Course Title: Principles of Toxicology

Part A: Course Overview

Course Title: Principles of Toxicology

Credit Points: 12.00

Terms

Course Code

Campus

Career

School

Learning Mode

Teaching Period(s)

ONPS2387

Bundoora Campus

Undergraduate

160H Medical Sciences

Face-to-Face

Sem 2 2009,
Sem 2 2010,
Sem 2 2011,
Sem 2 2012,
Sem 2 2013,
Sem 2 2014,
Sem 2 2015,
Sem 2 2016

ONPS2387

Bundoora Campus

Undergraduate

173H School of Health and Biomed

Face-to-Face

Sem 2 2017,
Sem 2 2018,
Sem 2 2019,
Sem 2 2020,
Sem 2 2021

Course Coordinator: Assoc. Prof. Paul Wright

Course Coordinator Phone: +61 3 9925 6512

Course Coordinator Email: paul.wright@rmit.edu.au

Course Coordinator Location: 220.04.019


Pre-requisite Courses and Assumed Knowledge and Capabilities

Required prior study (Pre-requisites)


Course Description

This course introduces you to the principles of toxicology, with particular emphasis on the principles governing toxic responses to chemical exposures, including the disposition of toxicants, and the nature and effect of toxicity. This course relies on the theoretical basis provided by biochemistry courses such as ONPS2423 Introduction to Medical Biochemistry, or equivalent courses.

This course is designed to assist in the preparation of graduates for employment as responsible workers in the pharmaceutical industry or related areas, such as government drug regulatory affairs and clinical trial centres, or to pursue postgraduate research in the disciplines of toxicology and pharmacology.


Objectives/Learning Outcomes/Capability Development

This course contributes to the following Program Learning Outcomes for Bachelor of Pharmaceutical Sciences (BP311):

  • Exhibiting depth and breadth of scientific knowledge (PLO 1)
  • Critically analyse and solve scientific problems (PLO 2)
  • Communication and teamwork (PLO 3)
  • Investigation and analysis (PLO 4)


On satisfactorily completing the course it is intended that you should have:

  1. Developed a broad and coherent body of knowledge in toxicology to support a basic understanding of the principles governing toxic responses to chemical exposures.
  2. Adapted this knowledge and the basic concepts involved to problem solving.
  3. Developed oral and written skills to effectively communicate this knowledge and the basic concepts.
  4. Applied initiative and judgement in searching, reviewing and analysing toxicology-related knowledge in scientific literature and public media.
  5. Work effectively, as both an individual and in a team environment.


Overview of Learning Activities

The course includes structured theoretical and workshop components to provide you with knowledge in toxicology. The workshop/tutorial sessions are designed to assist in the understanding of selected theoretical components of the course, and you are encouraged to develop your critical thinking and problem solving skills. Assessment activities are conducted throughout the semester so that you can review and evaluate your progress and ability to adequately understand the material presented.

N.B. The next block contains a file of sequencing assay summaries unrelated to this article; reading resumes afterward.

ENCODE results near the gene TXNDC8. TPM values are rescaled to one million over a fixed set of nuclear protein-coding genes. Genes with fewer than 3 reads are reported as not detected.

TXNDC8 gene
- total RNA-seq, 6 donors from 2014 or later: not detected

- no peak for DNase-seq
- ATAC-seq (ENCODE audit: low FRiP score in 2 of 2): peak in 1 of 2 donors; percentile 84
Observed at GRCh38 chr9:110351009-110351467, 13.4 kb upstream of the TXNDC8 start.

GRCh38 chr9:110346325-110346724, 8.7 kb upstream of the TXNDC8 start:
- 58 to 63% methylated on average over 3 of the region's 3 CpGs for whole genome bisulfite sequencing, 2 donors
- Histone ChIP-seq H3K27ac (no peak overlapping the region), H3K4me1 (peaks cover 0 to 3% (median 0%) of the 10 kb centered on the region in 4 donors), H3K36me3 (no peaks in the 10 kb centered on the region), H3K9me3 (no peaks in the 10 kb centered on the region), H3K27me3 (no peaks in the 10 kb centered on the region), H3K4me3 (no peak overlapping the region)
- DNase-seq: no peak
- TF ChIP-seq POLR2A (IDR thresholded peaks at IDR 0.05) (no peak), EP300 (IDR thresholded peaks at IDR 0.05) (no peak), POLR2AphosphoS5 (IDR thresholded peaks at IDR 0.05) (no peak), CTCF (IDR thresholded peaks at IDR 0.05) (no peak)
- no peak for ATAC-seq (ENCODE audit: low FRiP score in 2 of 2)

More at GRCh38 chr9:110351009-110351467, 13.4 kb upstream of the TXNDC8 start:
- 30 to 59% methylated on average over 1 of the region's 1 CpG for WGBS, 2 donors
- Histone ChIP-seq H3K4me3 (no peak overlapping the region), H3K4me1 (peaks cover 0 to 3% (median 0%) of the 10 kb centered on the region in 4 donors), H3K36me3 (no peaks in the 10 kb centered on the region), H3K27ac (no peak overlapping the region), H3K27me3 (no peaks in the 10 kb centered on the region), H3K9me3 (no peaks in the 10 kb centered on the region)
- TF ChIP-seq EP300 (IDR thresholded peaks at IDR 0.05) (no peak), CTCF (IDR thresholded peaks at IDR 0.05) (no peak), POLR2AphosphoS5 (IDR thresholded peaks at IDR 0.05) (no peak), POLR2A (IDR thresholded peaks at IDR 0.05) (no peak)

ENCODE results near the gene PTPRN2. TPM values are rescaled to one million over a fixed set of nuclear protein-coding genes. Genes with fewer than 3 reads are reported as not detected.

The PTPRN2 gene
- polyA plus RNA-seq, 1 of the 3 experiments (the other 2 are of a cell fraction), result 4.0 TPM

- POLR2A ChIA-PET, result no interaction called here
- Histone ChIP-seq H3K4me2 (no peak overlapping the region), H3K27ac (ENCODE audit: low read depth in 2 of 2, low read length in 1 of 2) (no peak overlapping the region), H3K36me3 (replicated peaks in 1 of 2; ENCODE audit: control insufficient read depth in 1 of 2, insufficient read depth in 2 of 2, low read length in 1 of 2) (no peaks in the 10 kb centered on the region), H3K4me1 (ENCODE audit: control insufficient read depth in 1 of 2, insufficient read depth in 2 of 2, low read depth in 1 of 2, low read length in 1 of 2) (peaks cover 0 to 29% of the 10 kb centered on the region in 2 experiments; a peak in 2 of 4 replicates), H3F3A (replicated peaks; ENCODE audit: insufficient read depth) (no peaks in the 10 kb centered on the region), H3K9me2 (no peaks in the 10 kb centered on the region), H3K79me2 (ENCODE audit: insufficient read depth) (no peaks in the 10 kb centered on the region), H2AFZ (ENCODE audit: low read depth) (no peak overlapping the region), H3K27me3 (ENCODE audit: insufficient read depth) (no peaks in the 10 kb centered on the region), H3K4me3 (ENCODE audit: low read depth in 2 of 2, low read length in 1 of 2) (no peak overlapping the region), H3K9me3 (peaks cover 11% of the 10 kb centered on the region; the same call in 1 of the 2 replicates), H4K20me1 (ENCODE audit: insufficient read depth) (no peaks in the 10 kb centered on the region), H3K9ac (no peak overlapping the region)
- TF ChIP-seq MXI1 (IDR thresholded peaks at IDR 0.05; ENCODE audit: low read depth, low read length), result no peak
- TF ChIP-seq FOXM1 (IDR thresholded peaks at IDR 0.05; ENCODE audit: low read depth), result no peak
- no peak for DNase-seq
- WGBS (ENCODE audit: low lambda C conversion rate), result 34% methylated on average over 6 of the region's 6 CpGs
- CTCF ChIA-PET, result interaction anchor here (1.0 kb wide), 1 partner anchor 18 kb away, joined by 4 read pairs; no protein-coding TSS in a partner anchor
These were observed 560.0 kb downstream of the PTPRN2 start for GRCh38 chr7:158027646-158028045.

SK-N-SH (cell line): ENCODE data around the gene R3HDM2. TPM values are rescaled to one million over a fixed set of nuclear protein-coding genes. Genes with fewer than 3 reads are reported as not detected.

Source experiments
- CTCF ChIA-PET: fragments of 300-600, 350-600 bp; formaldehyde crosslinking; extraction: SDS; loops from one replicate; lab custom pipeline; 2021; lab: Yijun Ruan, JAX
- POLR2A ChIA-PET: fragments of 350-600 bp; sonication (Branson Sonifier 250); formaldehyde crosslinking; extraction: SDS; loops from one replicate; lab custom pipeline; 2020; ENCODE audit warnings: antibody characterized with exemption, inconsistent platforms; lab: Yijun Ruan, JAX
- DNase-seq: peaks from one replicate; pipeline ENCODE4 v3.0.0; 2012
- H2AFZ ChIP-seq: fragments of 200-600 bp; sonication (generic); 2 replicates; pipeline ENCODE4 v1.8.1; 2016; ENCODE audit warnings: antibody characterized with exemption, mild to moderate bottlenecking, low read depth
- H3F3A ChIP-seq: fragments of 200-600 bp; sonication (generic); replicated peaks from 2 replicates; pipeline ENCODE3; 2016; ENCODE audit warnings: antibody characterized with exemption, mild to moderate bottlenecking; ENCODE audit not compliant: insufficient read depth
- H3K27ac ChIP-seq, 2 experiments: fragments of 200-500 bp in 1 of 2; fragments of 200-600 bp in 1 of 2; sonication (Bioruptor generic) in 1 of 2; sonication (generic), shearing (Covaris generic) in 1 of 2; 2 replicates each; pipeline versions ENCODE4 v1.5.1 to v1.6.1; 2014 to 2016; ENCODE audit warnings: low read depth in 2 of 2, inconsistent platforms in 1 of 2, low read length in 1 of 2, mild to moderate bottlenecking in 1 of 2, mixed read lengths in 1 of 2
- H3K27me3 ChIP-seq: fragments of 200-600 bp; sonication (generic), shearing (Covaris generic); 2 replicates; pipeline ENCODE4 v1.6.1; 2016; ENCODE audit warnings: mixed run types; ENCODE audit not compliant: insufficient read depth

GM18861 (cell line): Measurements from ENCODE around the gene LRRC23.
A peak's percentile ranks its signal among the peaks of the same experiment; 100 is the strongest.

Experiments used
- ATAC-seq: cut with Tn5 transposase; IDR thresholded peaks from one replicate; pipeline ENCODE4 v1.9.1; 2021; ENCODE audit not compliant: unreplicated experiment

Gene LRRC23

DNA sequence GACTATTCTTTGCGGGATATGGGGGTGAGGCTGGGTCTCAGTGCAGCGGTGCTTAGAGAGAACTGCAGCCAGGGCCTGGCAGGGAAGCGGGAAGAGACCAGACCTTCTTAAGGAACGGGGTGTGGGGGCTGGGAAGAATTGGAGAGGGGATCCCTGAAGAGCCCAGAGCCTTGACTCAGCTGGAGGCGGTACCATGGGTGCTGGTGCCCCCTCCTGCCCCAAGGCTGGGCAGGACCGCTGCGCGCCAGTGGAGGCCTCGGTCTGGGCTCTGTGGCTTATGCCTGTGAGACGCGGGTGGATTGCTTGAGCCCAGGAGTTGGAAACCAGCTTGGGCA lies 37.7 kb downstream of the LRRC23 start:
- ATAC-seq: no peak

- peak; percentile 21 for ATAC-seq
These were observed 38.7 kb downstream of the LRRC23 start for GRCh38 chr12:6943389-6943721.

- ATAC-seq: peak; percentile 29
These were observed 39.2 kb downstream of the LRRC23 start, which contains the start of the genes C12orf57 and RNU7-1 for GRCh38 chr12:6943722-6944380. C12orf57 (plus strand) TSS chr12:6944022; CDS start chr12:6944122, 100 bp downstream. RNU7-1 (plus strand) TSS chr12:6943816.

You will undertake the equivalent of ten (10) hours per week for one semester, comprising teacher-guided activities in the lecture content and workshop/tutorial sessions, along with learner-directed independent study.


Overview of Learning Resources

Learning resources in this course include lecture notes, workshop/tutorial activities and handouts, and references on selected topics. The online course website (Canvas Learning Management System), provides opportunities for you to independently access much of this material. You are expected to regularly access the course website, which contains announcements, course information such as detailed timetables and prescribed reading, course documents and the grade book. The Pharmaceutical Sciences Subject Guide https://rmit.libguides.com/pharmacy also provides useful references.


Overview of Assessment

Assessment activities include workshop/tutorial reports in written and oral format, a seminar presentation and tests during the semester. Assessment will include both group and individual tasks.

This course has no hurdle requirements.

Assessment Tasks

Assessment Task 1: Written and oral workshop/tutorial reports

Weighting 50%

This assessment task supports CLOs 1, 2, 3 & 5

Assessment Task 2: Seminar presentation

Weighting 20%

This assessment task supports CLOs 3, 4 & 5

Assessment Task 3: In-semester tests

Weighting 30%

This assessment task supports CLOs 1 & 3